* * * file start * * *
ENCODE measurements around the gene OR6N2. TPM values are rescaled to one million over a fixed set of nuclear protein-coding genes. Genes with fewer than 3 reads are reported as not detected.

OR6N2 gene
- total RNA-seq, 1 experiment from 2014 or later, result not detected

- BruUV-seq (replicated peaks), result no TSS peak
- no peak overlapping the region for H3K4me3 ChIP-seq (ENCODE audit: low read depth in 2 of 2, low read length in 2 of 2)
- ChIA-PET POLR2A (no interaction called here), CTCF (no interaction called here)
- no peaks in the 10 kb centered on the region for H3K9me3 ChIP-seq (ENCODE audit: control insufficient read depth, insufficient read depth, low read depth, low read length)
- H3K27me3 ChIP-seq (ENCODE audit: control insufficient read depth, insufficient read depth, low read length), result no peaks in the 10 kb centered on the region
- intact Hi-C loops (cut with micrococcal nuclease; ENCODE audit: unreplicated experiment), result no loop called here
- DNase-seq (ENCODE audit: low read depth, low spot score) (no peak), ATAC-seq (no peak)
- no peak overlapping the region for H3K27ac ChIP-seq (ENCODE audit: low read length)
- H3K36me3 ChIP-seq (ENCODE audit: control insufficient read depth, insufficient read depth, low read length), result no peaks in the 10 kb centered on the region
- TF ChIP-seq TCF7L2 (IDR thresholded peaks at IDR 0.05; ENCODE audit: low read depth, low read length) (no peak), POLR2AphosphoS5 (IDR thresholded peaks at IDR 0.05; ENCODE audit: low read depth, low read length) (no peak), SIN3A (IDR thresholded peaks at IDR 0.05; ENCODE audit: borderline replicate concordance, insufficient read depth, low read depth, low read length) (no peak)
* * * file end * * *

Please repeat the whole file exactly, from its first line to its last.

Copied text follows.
ENCODE measurements around the gene OR6N2. TPM values are rescaled to one million over a fixed set of nuclear protein-coding genes. Genes with fewer than 3 reads are reported as not detected.

OR6N2 gene
- total RNA-seq, 1 experiment from 2014 or later, result not detected

- BruUV-seq (replicated peaks), result no TSS peak
- no peak overlapping the region for H3K4me3 ChIP-seq (ENCODE audit: low read depth in 2 of 2, low read length in 2 of 2)
- ChIA-PET POLR2A (no interaction called here), CTCF (no interaction called here)
- no peaks in the 10 kb centered on the region for H3K9me3 ChIP-seq (ENCODE audit: control insufficient read depth, insufficient read depth, low read depth, low read length)
- H3K27me3 ChIP-seq (ENCODE audit: control insufficient read depth, insufficient read depth, low read length), result no peaks in the 10 kb centered on the region
- intact Hi-C loops (cut with micrococcal nuclease; ENCODE audit: unreplicated experiment), result no loop called here
- DNase-seq (ENCODE audit: low read depth, low spot score) (no peak), ATAC-seq (no peak)
- no peak overlapping the region for H3K27ac ChIP-seq (ENCODE audit: low read length)
- H3K36me3 ChIP-seq (ENCODE audit: control insufficient read depth, insufficient read depth, low read length), result no peaks in the 10 kb centered on the region
- TF ChIP-seq TCF7L2 (IDR thresholded peaks at IDR 0.05; ENCODE audit: low read depth, low read length) (no peak), POLR2AphosphoS5 (IDR thresholded peaks at IDR 0.05; ENCODE audit: low read depth, low read length) (no peak), SIN3A (IDR thresholded peaks at IDR 0.05; ENCODE audit: borderline replicate concordance, insufficient read depth, low read depth, low read length) (no peak)